Political Books Give Readers Something to Ponder
NEW YORK – This season, political tomes are practically overflowing off bookstore shelves.
The books, mostly written by Washington insiders, are often full of juicy details and a strong point of view. The popular works capitalize on a highly charged political season and can even shape the discussion of issues in the media. But can they affect voters or candidates' game plans on the campaign trail?
"There's so many things that are going to affect this year's elections. [Books are] part of the mix," said Rob Richie, executive director of the Center for Voting and Democracy (search).
Former president Bill Clinton, counter-terrorism expert Richard Clarke, Washington Post reporter Bob Woodward, ex-Bush staffer Karen Hughes, former diplomat Joseph Wilson and journalist Ron Suskind are just a handful of the high-profile authors using the presidential election and hot-button issues like the war in Iraq to sell their literary efforts.
Releasing a political book these days is good business for publishers and authors — many of the insider tomes are best sellers — but they aren't the only ones affected by the political book boon. Political strategists often pick out tidbits to help influence debate.
Democrats, for instance, seized on Woodward's "Plan of Attack," which details Bush's run-up to the war in Iraq, highlighting some unflattering details that suggested the president wanted to go to war shortly after Sept. 11, 2001. However, the book overall paints a positive picture of Bush and how he handled the Iraq war.
Asked on Fox News' "Hannity and Colmes" whether parts of his book have been misconstrued by people and/or the presidential campaign of Massachusetts Democratic Sen. John Kerry, regarding Saudi oil prices, for example, Woodward said: "Well, it's a political year ... There are a lot of counter-charges. It's a toxic atmosphere to a certain extent."
Similarly, Clarke's "Against All Enemies" blasted the current administration's handling of pre-Sept. 11 terrorism. But just as Clarke was making the talk show rounds, Hughes, a former Bush strategist, was giving the administration a positive spin in her book, "Ten Minutes From Normal."
Although these books often contain hot bits of information, many political observers say it's not likely that the allegations in them will be used extensively on the campaign trail from now until November.
"The arguments are not specific enough and the facts are not specific enough — it's more gossipy than anything," said Barbara O'Connor, director of the Institute for the Study of Politics and Media at California State University (search). "I think some of them are quite inflammatory and designed to be so to really get coverage but it's fairly early for people to say, 'OK, this is going to cause me to vote one way or the other.'"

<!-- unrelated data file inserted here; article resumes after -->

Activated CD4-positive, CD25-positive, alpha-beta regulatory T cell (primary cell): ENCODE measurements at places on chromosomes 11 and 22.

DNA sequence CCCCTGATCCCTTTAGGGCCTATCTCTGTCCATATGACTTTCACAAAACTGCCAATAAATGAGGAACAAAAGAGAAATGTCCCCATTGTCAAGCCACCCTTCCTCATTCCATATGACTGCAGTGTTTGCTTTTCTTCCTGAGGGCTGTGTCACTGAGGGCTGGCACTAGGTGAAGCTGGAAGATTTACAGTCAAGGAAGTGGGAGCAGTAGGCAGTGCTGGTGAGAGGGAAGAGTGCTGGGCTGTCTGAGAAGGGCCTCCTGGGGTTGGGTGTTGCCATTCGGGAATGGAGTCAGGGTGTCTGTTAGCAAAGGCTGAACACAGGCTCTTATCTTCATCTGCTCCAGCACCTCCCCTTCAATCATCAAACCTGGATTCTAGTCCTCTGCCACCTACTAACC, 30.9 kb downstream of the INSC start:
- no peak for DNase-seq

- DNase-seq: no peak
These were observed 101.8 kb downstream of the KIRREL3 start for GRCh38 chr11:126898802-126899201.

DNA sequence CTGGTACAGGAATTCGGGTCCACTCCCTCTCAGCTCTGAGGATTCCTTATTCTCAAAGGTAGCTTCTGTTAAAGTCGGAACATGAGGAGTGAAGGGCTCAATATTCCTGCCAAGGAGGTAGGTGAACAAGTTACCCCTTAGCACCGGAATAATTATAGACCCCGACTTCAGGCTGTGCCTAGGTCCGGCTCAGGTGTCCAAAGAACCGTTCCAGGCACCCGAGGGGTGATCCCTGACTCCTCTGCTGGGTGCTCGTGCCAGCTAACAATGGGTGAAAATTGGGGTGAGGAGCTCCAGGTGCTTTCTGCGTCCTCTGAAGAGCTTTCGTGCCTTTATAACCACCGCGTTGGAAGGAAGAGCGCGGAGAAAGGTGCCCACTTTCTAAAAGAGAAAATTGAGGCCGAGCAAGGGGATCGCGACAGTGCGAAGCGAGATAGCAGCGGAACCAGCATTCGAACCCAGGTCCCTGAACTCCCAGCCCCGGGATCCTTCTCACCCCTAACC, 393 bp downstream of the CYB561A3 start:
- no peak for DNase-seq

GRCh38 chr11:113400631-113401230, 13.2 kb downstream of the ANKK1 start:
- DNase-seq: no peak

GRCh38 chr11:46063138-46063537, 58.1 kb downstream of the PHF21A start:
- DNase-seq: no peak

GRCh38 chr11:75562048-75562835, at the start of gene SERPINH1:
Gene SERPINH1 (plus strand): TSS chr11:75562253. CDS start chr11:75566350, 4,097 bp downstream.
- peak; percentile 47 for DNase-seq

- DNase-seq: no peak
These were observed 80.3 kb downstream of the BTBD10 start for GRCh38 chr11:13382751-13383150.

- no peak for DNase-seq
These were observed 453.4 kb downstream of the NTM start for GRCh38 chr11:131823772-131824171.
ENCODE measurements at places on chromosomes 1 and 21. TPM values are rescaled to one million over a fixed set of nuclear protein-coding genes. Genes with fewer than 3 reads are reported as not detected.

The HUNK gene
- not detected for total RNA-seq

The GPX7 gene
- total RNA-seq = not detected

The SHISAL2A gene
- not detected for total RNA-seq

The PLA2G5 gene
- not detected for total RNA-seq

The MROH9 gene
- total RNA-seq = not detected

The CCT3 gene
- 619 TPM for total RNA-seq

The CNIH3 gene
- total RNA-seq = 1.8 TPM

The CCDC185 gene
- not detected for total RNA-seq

According to a March survey by the Pew Research Center (search), for example, Clarke's criticisms of President Bush's anti-terrorism policies and the televised hearings of the commission probing the Sept. 11, 2001, attacks didn't then undermine impressions of Bush's leadership abilities. Clarke's book hit shelves in March.
In the survey, half of voters said the phrase "a strong leader" better describes Bush, while a third said that about Kerry.
O'Connor said the books' release dates have more to do with the bottom-line than political debate.
"The timing is such so that [authors] get the best possible play on the talk shows," she said. "They know that this is the best time people are buying books and you, the press, are interested in talking to them more than ever."
Publishers say of course this is the perfect time to talk politics in the book biz.
"Because there's a war and because we're looking at terrorism now in this country, people are paying more attention to politics," said Kathryn Blough, spokeswoman for the Association of American Publishers. "I do think there are more titles in this category than we've seen in the past and they're doing well."
According to the New York Times Best Seller list (search), Woodward's "Plan of Attack" is No. 3, "Battle Ready" by author Tom Clancy, former U.S. Central Command Chief Anthony Zinni and Tony Koltz is No. 4, "Against All Enemies" by Clarke is No. 11, and Wilson's "The Politics of Truth: Inside the Lies that Led to War and Betrayed My Wife's CIA Identity" is No. 14.
Former President Clinton's "My Life" is being released June 22 and is expected to be a best seller.
It's not clear that any of these literary works will have a long-term impact on voters. However, some readers say that the books do help fire up public discourse.
"The books present another dimension to the debate ... Did Bush reallocate funds from the War on Terror to detail Iraq war plans? What did he inadvertently or overtly do to force us into Iraq?" said Bryan Gross, a 22-year-old research analyst with the Bond Market Association in Washington, D.C., who recently heard Wilson — a retired diplomat who claims that the Bush administration cooked intelligence to justify the Iraq war — address a packed bookstore.
Gross said no matter what the political experts say about books' influence, he thinks the works could carry weight with the public, particularly when it comes to the subject of Iraq.
"It is such a contentious issue because of how close the election was last time," Gross said. "People think bringing divisive and potentially decisive issues to the forefront can tip the election."